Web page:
• Well, I think this is basically the same as my solution. Uses less screen space, thought. Commented Sep 26, 2010 at 3:20
  • @Leonardo - I was thinking it would take less space, I should have made that clear in the answer.
    – ChrisF
    Commented Sep 26, 2010 at 12:53
  • 1
    Oh, yeah, I forgot - definitely +1 to our starving ASCII artists of today :-) Commented Sep 28, 2010 at 14:57

I'd kill the search options -- I don't think it's how your users think, but, as the UI mantra goes, test it with real users and see what they think.

Usually search engines prioritise like this:

  1. Try and find the whole thing (the AND)
  2. Try and find presence of individual words together
  3. Try and find fragments of the words (stems -- you type 'kicking' it matches 'kick' too)

Definitely agree with Erion - no need for having the user choose that sort of thing - have your search engine (whatever it is) do it for you.

No matter what technology your back-end is using for searching, there are ways for it to prioritize the results according to whatever criteria you want (i.e. just like Google does). Some may be more difficult to set up than others for this sort of thing, but even a basic SQL Server full-text indexing can provide this level of search results organization.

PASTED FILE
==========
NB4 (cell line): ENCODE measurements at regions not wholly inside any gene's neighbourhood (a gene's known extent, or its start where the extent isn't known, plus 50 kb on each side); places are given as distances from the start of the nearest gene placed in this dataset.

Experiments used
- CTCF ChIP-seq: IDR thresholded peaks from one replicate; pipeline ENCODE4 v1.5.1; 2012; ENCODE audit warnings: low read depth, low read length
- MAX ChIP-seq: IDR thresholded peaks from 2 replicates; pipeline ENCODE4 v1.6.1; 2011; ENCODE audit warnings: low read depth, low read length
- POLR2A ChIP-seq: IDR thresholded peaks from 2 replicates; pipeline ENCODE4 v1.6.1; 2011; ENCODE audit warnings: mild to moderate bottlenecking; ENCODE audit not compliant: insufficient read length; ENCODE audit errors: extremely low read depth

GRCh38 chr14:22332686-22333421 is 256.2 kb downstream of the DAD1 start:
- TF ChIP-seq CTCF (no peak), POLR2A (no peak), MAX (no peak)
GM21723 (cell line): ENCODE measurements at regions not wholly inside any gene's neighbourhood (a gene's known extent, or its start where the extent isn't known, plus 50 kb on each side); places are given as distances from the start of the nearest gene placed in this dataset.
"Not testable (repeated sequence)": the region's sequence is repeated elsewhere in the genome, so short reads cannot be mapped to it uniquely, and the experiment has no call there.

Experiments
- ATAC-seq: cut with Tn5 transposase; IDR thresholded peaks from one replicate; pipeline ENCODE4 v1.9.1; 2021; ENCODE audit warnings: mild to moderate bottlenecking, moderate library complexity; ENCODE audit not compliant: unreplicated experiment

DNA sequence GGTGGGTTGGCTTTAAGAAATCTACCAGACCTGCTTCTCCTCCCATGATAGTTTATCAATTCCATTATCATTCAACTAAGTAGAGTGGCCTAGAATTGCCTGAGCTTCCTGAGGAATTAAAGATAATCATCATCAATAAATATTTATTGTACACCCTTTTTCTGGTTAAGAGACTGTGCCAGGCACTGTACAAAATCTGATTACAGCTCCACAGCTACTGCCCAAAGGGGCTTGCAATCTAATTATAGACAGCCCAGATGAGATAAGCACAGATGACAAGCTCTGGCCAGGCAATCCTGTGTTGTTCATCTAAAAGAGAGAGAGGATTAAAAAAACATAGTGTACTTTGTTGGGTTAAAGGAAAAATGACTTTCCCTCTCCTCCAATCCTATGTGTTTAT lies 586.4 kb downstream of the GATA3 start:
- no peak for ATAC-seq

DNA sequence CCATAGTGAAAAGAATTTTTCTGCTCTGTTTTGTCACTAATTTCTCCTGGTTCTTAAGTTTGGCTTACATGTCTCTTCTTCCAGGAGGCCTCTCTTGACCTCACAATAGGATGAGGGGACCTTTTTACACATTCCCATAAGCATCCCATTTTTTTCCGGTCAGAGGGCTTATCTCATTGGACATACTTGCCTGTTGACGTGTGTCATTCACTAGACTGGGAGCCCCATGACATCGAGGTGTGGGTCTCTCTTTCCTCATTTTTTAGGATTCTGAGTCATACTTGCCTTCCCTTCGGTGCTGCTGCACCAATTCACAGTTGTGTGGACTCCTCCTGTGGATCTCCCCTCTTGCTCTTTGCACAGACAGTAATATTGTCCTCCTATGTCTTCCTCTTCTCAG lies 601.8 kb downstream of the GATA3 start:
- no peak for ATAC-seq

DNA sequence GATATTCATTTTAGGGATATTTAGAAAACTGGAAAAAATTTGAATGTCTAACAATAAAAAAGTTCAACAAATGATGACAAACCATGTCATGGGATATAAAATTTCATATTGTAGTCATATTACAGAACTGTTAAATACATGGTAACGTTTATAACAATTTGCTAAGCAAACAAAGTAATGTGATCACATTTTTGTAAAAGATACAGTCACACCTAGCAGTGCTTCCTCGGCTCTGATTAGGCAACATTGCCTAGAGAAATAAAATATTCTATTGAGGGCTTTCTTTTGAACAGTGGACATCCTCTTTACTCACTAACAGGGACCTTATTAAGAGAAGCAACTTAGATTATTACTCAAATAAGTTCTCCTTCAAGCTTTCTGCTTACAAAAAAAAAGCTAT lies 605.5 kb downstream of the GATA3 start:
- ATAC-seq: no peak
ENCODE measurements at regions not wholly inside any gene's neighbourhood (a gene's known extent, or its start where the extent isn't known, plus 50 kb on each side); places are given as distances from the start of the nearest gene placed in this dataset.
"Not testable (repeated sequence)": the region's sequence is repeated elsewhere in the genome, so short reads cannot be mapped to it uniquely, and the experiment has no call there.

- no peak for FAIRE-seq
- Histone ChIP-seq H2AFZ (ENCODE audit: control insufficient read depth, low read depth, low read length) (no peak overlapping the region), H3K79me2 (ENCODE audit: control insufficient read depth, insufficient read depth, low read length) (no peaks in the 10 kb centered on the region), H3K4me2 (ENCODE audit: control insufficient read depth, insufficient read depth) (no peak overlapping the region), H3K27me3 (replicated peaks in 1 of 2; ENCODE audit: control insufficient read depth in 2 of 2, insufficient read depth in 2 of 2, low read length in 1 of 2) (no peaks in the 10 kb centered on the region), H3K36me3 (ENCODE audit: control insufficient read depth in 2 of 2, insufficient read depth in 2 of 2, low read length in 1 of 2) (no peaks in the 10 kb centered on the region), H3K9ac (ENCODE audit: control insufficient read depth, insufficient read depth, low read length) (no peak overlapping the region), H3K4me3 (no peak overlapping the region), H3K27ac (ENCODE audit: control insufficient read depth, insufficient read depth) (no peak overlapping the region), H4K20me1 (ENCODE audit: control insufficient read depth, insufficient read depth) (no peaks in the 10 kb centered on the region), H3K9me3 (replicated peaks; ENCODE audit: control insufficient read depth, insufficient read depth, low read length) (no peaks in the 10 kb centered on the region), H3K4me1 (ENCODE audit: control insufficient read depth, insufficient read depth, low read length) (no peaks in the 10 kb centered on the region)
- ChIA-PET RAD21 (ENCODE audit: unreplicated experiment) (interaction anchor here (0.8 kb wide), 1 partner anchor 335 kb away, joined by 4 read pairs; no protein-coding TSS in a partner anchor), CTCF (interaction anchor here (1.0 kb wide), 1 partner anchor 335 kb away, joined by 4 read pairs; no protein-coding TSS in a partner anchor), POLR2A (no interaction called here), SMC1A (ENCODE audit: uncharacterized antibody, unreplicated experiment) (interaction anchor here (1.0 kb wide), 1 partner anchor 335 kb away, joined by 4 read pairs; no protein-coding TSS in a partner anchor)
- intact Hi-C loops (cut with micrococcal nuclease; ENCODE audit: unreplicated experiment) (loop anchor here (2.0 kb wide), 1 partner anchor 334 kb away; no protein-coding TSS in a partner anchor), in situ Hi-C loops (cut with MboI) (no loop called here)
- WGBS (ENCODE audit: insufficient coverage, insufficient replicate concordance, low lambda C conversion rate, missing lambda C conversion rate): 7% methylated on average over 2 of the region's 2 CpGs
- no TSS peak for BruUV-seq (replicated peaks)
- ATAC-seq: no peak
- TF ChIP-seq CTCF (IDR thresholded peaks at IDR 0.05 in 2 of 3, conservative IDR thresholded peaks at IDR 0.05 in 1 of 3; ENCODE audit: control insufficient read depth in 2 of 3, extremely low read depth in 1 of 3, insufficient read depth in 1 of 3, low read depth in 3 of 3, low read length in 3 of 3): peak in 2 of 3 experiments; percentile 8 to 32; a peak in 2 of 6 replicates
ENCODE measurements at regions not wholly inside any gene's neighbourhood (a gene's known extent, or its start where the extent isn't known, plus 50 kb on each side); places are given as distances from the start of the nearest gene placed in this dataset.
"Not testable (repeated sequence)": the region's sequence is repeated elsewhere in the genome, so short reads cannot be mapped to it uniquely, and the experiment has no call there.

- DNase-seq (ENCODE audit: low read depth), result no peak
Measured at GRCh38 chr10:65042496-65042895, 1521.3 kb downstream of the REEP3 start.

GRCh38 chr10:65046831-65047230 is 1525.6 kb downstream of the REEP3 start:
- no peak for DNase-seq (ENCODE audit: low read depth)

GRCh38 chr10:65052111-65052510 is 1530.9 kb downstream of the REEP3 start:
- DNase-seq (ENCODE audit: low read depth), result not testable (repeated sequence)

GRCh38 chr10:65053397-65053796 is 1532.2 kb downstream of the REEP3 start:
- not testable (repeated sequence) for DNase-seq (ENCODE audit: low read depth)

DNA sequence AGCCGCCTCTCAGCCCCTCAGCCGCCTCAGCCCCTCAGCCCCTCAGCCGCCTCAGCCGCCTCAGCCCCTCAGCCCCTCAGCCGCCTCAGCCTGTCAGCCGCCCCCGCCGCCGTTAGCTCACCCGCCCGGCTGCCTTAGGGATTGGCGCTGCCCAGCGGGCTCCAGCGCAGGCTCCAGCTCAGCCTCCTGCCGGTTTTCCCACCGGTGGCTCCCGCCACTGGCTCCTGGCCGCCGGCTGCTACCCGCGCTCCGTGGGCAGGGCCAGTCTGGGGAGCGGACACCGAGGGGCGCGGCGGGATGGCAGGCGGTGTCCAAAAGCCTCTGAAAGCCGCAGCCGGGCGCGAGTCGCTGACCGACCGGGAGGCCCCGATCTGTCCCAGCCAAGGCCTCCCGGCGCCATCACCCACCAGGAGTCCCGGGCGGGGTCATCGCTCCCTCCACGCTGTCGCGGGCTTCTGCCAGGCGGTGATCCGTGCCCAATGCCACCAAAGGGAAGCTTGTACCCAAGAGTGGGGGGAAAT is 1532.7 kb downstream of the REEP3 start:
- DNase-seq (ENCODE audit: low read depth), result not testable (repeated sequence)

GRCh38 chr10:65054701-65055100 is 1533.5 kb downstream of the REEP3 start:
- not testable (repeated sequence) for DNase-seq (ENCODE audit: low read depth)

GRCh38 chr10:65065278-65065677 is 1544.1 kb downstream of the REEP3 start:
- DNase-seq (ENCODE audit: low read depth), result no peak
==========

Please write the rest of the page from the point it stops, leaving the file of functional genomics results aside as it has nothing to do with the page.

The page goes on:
Just make the decision for the best user experience and have your engineers (or developers, if you must) make it work. That's what they're there for. Since I am an engineer too, I can say that :)


If you're curious, full text search engines work most commonly by using TD-IDF scoring. This stands for Term Frequency-Inverse Document Frequency. The gist is that a document is more relevant if the search term appears in it very frequently, this is discounted by the number of documents that the word appears in overall.

  • I'm somewhat familiar with this, having integrated a full text search engine software (proprietary) in the past to a web SQL application (we had to unload the data, feed it to the full text search engine and use it "off-site." But in this case, I'm searching simple things like invoices, companies, products, etc., and I'm just using simple filters. I'm using Delphi if you are curious... Commented Sep 26, 2011 at 15:21

Your Answer

By clicking “Post Your Answer”, you agree to our terms of service and acknowledge you have read our privacy policy.

Not the answer you're looking for? Browse other questions tagged or ask your own question.